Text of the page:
The relationship between police and public has strained following recent high-profile killings by cops that have put American law enforcement under intense scrutiny and in the crosshairs of progressive lawmakers, with some having called for the dissolution of policing altogether.

Councilmember Rafael Salamanca Jr. attends a Tenant Resource Fair in his district. Salamanca has been a stark opponent of calls to “defund the police.” Photo Jeff Reed/NYC Council

The NYPD has also seen its workforce shrink with its lowest attrition numbers since 2002; 1,400 cops are projected to resign this year before qualifying for retirement, according to a report by the New York Post. In the first two months of 2023, 239 officers have already left the job, compared to 176 last year and just 110 the year before.

Others believe, however, the NYPD’s checkered past with the policing of the city’s Black and Latino residents have caused an irreparable distrust.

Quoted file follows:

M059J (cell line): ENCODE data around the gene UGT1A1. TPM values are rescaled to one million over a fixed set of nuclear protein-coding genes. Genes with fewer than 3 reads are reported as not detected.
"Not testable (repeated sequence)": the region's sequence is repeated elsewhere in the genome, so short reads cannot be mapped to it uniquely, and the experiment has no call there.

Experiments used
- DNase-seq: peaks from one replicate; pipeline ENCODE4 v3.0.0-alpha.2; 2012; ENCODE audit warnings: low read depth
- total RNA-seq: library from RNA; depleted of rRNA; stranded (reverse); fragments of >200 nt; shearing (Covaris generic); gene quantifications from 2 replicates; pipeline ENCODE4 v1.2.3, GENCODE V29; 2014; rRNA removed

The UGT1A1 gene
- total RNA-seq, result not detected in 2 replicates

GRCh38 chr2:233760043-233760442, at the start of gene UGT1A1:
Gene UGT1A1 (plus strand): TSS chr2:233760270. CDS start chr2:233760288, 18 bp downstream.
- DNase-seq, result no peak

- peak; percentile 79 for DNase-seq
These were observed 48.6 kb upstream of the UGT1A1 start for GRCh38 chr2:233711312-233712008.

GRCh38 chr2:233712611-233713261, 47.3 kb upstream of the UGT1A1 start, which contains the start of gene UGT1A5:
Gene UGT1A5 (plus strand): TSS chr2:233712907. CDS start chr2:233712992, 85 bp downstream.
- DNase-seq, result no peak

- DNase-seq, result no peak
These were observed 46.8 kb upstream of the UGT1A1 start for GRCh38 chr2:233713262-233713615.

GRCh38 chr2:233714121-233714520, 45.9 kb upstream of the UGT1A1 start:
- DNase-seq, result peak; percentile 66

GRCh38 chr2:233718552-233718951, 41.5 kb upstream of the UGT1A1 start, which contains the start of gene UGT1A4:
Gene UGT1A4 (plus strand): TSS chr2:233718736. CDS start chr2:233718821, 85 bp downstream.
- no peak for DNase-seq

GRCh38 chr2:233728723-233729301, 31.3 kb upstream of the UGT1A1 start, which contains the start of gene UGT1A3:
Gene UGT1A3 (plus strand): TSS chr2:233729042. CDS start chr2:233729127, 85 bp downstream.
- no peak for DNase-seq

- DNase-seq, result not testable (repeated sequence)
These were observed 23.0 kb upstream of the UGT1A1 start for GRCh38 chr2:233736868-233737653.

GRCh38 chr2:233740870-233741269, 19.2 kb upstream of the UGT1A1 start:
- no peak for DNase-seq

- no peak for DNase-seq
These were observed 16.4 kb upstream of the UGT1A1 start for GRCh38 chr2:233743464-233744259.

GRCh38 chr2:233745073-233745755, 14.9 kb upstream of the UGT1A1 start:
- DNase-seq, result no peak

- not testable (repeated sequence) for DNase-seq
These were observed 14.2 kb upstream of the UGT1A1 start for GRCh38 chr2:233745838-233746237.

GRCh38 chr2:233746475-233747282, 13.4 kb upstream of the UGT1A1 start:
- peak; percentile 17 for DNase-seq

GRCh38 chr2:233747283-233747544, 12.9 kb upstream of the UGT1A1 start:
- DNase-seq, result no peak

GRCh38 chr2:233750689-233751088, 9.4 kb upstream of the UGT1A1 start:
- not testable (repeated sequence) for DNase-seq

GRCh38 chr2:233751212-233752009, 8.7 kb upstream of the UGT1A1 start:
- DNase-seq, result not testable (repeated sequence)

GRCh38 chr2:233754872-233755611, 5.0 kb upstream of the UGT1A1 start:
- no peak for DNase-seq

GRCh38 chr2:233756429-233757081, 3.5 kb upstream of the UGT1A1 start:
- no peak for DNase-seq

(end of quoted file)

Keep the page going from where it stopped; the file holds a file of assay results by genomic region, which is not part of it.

Recent racial misconduct lawsuits including the 2020 Black Lives Matter protests in Mott Haven where protestors were “kettled” by officers, are cited by proponents of the “defund the police” movement as evidence of a culture within the NYPD that may not be fixable without massive systemic reform.

Last month the NYPD released year-end statistics on traffic stops, and of the more than 670,000 motorists pulled over in 2022, the vast majority of those arrested and searched were people of color. According to the data, Black and Hispanic drivers made up 55% of stops, but accounted for 86% of arrests and 85% of vehicles searched.

“If you’re white or lighter-skinned, you may think the NYPD are here to help you,” said Rickey Davis, a Hunts Point resident. “I’ve been stopped-and-frisked more times than I count. I’ve been harassed by these men and women who say they serve and protect. I don’t think I can ever fully trust them as a public service.”